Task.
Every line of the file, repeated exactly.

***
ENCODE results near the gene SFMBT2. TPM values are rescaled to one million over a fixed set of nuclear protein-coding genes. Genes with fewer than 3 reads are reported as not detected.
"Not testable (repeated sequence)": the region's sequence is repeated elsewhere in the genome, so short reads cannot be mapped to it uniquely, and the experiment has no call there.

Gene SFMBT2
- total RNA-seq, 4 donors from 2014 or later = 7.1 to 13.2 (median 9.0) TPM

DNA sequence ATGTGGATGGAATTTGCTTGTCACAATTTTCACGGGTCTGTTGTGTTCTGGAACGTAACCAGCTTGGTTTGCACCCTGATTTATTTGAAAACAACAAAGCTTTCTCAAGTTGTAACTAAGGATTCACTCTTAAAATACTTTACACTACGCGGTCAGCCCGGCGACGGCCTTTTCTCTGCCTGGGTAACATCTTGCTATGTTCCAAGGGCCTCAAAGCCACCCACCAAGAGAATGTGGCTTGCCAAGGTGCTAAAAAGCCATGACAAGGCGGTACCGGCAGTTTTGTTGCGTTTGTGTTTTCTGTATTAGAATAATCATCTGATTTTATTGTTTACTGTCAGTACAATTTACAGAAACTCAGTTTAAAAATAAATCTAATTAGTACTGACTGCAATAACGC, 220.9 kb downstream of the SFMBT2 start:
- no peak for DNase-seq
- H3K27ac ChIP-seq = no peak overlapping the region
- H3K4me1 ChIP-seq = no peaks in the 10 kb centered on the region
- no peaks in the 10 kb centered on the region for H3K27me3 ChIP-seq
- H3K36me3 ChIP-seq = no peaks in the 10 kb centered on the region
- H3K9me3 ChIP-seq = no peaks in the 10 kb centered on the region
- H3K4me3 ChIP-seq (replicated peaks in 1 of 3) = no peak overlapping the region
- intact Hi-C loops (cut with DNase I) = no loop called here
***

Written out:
ENCODE results near the gene SFMBT2. TPM values are rescaled to one million over a fixed set of nuclear protein-coding genes. Genes with fewer than 3 reads are reported as not detected.
"Not testable (repeated sequence)": the region's sequence is repeated elsewhere in the genome, so short reads cannot be mapped to it uniquely, and the experiment has no call there.

Gene SFMBT2
- total RNA-seq, 4 donors from 2014 or later = 7.1 to 13.2 (median 9.0) TPM

DNA sequence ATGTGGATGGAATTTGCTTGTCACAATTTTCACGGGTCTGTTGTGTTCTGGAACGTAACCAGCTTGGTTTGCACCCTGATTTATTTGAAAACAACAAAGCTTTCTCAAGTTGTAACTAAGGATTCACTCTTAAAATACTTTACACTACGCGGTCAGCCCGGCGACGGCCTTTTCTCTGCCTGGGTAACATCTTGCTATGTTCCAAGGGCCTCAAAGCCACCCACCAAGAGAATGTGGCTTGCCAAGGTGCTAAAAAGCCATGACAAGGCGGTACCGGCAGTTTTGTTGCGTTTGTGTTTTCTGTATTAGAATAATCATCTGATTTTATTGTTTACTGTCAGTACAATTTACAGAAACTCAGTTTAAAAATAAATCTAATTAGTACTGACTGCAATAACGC, 220.9 kb downstream of the SFMBT2 start:
- no peak for DNase-seq
- H3K27ac ChIP-seq = no peak overlapping the region
- H3K4me1 ChIP-seq = no peaks in the 10 kb centered on the region
- no peaks in the 10 kb centered on the region for H3K27me3 ChIP-seq
- H3K36me3 ChIP-seq = no peaks in the 10 kb centered on the region
- H3K9me3 ChIP-seq = no peaks in the 10 kb centered on the region
- H3K4me3 ChIP-seq (replicated peaks in 1 of 3) = no peak overlapping the region
- intact Hi-C loops (cut with DNase I) = no loop called here